Like Shane and Alice, my time has come to pass the torch on to some other young whippersnapper who can continue to think big thoughts, throw cool ideas around, amuse us with archaeologically-focused humor, and represent the interests of graduate students working in the Southeast.
However, unlike Shane and Alice… I don’t have one perfect person in mind, so I would like to make a public call for graduate students who might be interested in taking my spot here at SEAC Underground. I invite anyone to send me an email (firstname.lastname@example.org) if they might be interested or if they have someone that they’d like to put forward as a suggestion! I’ll be sending out an email to the SEAC Student Affairs Committee listserv as well as I want to make sure to reach a wide audience and get some good new blood! Please spread the word.
To everything, there is a season, or so I’ve heard. My own grad student season was marked by occasional hiccups but many more delights; participating in the SEAC Underground blogging community certainly numbered among the latter. What started as a way to continue conversations begun at the annual meeting became one of my favorite venues for reading and writing, and I am so grateful for all that I learned from my co-authors and commenters over the last few years.
But, as Shane recently mentioned, most of our original blogging crew is in a new season, in which lesson plans, student advising, project directing, and in some cases, itty bitty babies leave little time for regular blogging. Rather than allow SEAC Underground to burn out or fade away, we are happy to report that a new generation of grad student bloggers will be taking over.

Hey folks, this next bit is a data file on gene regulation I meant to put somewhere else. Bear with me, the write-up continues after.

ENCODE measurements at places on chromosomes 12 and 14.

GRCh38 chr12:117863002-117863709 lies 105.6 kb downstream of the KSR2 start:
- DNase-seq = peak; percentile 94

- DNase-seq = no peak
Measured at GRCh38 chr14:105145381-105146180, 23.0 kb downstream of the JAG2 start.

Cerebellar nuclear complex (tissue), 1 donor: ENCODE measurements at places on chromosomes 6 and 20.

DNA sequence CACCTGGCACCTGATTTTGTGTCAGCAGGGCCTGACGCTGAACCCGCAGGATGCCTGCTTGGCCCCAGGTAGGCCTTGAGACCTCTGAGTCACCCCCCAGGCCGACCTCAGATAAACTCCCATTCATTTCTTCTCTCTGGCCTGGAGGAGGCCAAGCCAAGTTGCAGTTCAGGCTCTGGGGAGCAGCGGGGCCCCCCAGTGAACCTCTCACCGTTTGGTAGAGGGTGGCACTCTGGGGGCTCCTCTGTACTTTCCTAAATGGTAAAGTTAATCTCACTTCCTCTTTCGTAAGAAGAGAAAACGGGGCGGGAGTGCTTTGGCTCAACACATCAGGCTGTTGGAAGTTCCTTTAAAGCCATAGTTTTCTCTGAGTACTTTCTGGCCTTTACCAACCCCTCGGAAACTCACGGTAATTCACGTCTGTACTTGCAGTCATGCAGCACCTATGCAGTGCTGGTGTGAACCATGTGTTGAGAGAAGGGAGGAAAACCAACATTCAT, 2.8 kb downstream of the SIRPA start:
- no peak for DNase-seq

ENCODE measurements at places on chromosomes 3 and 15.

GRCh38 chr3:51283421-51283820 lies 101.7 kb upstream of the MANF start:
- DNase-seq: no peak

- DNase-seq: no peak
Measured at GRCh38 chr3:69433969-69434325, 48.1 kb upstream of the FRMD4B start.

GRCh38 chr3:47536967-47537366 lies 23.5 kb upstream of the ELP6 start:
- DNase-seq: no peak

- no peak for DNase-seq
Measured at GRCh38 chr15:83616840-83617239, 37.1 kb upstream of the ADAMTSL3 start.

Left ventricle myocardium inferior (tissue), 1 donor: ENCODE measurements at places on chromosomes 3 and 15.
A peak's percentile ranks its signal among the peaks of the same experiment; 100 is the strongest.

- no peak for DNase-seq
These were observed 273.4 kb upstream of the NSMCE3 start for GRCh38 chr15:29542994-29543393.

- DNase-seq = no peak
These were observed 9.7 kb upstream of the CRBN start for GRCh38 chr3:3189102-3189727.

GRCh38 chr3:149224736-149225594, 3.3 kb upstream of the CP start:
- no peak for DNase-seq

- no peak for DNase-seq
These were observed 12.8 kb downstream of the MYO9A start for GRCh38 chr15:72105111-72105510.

In my stead, you will find Christina Sampson, a graduate student at the University of Michigan and thoroughly rad human being. In addition to her deets from the department website (below), you can learn more about her interests and fieldwork at her own blog Erastoria, which I can’t recommend enough.
Christina, Morgan, and other new additions to the SEAC Underground roster promise to breathe new life into this little corner of the internet, and I hope you will enjoy hearing from them as much as I will. Thanks for a good run, SEAC U. It’s be an honor, a privilege, and a helluva lot of fun.
When we started this blog, it was initially supposed to be a venue for grad students to share their thoughts about Southeastern Archaeology. I felt like we were pretty successful with that, and we built a blog that routinely gets several hundred hits per post and close to 33,000 total views.
In other words, this site has turned into a giant bullhorn, but the frequency of the posts has dropped dramatically. Why? Several of us graduated and landed jobs. So, instead of writing blog posts as a “dissertation distraction,” I make powerpoints and go to meetings. Based on my conversations with Meg, Alice, and Matt,they are doing roughly the same.
After batting a few emails around, I have decided to hand over my spot on the blog to someone else.
So, everyone, meet Morgan Smith, the person who will keep up to date on the comings and goings of Paleoindian Archaeology in the southeastern US.
Here’s the blurb from his departmental page: